Back in college, I loved the Lexis-Nexis machine. Why? Because I could search. And search. And search. Writing papers was a cinch. That is, until a professor accused me of not conducting “proper” research. Apparently digitized content, although referenced, was not hard enough work for him. And while one would think that today’s educators would have adapted to new technology, I recently heard of a school where students must hand in a photocopy of books referenced in their term papers. Sigh.
Last fall, a study by Yahoo and Hall & Partners revealed that 81 percent of college students rated search engines as the best source of information . I admit that search technology can be a double-edged sword. It is no secret that students can easily search for just the right term paper and hand it in with no sweat. But is search really the death of reading? Comprehension? Thinking?
I figured I’d ask an expert. So I reached out to Scott, my younger cousin, via instant messenger. His auto response? “Just call the cell” (followed by his number). Hmmm. This is the same teenager who once told me “I never pay for digital music.” He definitely fit the demographic. When I tracked him down, the conversation went like this:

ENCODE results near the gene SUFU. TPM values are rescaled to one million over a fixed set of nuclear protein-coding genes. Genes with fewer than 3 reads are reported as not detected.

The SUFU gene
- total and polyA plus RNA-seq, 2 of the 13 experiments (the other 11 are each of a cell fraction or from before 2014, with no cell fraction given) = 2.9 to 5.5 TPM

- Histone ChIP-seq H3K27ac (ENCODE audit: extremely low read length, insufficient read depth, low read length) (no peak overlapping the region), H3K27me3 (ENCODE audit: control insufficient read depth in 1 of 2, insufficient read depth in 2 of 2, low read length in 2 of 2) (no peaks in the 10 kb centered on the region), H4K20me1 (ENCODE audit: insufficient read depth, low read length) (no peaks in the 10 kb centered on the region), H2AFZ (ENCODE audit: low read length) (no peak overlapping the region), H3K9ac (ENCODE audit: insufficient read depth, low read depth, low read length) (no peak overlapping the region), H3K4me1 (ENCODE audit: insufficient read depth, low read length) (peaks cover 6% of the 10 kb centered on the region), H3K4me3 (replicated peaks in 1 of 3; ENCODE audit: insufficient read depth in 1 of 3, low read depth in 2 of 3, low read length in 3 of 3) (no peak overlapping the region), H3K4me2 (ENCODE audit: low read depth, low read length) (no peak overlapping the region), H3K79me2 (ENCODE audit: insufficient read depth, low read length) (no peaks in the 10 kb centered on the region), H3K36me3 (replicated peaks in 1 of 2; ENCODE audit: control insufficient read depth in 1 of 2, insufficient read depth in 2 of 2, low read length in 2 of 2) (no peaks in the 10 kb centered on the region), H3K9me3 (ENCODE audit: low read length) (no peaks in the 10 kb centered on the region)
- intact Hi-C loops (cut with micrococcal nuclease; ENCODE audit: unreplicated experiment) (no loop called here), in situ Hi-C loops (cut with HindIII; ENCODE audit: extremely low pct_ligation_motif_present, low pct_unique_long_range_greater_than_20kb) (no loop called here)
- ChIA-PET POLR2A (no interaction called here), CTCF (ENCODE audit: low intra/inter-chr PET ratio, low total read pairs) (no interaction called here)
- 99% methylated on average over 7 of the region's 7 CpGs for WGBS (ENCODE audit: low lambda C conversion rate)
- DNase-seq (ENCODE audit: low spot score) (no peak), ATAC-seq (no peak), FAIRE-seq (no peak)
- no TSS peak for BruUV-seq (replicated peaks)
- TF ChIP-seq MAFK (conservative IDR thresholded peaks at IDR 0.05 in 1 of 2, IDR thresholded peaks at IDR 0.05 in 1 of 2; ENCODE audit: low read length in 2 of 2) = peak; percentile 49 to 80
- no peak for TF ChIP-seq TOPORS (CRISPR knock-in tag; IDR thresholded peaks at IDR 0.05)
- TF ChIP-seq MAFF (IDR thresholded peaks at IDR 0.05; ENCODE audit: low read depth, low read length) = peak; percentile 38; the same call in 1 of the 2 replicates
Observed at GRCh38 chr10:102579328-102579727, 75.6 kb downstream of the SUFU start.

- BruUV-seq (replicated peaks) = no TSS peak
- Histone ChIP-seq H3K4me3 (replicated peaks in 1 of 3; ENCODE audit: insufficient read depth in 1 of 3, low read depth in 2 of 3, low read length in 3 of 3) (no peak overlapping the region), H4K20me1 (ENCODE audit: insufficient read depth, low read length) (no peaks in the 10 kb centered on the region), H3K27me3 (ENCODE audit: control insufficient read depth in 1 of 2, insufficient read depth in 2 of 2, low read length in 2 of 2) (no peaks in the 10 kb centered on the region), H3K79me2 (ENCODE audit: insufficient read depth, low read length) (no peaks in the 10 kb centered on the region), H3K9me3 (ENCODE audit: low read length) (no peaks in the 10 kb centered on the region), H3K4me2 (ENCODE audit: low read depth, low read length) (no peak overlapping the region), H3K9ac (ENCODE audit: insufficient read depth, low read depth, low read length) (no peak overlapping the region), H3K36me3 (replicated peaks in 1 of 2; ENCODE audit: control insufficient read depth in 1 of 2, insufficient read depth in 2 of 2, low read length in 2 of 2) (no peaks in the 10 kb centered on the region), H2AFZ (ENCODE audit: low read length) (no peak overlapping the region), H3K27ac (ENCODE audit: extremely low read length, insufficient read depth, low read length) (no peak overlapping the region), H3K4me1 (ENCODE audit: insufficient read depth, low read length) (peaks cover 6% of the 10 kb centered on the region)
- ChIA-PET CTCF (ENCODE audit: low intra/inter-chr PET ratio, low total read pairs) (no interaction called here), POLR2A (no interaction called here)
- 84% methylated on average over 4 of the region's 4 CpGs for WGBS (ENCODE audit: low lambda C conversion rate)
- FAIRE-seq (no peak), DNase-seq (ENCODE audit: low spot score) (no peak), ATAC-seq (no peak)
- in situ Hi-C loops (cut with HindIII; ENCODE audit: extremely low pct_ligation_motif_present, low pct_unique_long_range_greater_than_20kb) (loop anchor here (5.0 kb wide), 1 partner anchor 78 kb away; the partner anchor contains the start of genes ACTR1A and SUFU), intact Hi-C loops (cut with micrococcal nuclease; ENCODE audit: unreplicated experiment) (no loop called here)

Sara: Do you use search engines to research term papers?
Scott: That’s all I use.
Sara: And do teachers care?
Scott: Nope. How else are we supposed to find stuff?
Sara: Uh, card catalog? Did you ever use one?
Scott: Yea, in like the 5th grade. We could use books, but that’s inconvenient.
As the conversation continued, Scott pointed out that we are lazier due to engines, but also able to access information whenever we want. We summed it up by agreeing that we have developed a greater curiosity to search for answers than in the past, but that perhaps our rote memory is slowly dying. He also deftly pointed out that he prefers Wikipedia these days, because “It is like Google is just filled with people trying to sell you stuff.”
Which brings me to the thought that perhaps searching is the rock ‘n’ roll of our day. In the 1960s, anyone with a garage and three chords could set up a band and voila, instant pop star. And while most eventually became yearbook memories, bands like the Beatles changed the world.
Why? They took what was easy and then put in hard work and constant innovation. Those darn kids today not only embrace search technology, but are much more aware of how it has changed their lives than we give them credit for. For some, searching is the easy way out. But for others, it is simply a platform upon which the tradition of hard work and innovation will be built.